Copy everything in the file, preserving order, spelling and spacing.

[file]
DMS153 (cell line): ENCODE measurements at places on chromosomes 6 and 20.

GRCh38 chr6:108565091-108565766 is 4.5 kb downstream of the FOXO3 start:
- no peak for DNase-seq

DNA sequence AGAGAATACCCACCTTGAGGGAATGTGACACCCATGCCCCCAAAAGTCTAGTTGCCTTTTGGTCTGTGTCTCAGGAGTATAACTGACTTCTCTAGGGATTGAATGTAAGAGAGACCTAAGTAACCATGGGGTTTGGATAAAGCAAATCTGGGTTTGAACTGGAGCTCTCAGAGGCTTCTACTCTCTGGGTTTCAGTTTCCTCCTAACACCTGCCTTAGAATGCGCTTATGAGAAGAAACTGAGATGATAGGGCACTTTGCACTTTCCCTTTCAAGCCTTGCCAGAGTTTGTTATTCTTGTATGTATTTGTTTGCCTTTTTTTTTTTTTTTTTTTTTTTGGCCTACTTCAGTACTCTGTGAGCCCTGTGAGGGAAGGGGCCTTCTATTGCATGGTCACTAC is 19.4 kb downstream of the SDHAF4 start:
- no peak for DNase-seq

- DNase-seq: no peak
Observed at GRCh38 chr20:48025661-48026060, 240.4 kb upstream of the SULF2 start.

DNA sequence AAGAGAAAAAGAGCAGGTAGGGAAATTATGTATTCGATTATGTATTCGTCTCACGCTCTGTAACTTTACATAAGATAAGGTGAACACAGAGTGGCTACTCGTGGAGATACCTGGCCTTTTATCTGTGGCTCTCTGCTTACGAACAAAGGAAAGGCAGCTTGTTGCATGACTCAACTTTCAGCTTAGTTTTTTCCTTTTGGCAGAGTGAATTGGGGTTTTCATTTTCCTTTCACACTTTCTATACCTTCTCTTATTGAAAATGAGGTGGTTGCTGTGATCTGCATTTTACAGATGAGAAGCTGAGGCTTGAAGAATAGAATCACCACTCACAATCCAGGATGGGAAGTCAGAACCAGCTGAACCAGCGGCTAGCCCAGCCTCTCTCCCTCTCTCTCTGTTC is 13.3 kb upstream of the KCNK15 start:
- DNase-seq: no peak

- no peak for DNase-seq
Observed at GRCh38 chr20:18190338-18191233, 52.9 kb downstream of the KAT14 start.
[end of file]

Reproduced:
DMS153 (cell line): ENCODE measurements at places on chromosomes 6 and 20.

GRCh38 chr6:108565091-108565766 is 4.5 kb downstream of the FOXO3 start:
- no peak for DNase-seq

DNA sequence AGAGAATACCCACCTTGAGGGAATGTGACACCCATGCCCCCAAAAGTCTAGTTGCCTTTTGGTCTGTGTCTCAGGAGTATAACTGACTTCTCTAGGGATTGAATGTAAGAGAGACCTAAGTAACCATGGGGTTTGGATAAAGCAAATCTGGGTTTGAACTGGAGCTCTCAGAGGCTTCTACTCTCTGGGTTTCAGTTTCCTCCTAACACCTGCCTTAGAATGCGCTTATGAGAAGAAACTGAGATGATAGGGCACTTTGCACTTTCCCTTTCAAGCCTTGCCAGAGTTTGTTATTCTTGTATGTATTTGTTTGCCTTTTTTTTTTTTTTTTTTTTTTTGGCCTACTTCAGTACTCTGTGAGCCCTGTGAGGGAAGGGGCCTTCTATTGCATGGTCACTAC is 19.4 kb downstream of the SDHAF4 start:
- no peak for DNase-seq

- DNase-seq: no peak
Observed at GRCh38 chr20:48025661-48026060, 240.4 kb upstream of the SULF2 start.

DNA sequence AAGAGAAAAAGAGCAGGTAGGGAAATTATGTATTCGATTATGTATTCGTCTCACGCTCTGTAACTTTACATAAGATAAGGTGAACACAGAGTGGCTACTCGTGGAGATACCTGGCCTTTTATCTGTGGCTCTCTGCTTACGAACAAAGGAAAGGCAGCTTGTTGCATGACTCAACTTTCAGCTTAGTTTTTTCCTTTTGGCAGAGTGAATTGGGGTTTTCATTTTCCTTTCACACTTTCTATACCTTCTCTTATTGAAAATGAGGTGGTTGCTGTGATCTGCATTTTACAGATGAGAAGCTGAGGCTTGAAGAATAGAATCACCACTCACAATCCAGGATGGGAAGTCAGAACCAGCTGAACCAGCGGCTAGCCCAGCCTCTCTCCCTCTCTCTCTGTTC is 13.3 kb upstream of the KCNK15 start:
- DNase-seq: no peak

- no peak for DNase-seq
Observed at GRCh38 chr20:18190338-18191233, 52.9 kb downstream of the KAT14 start.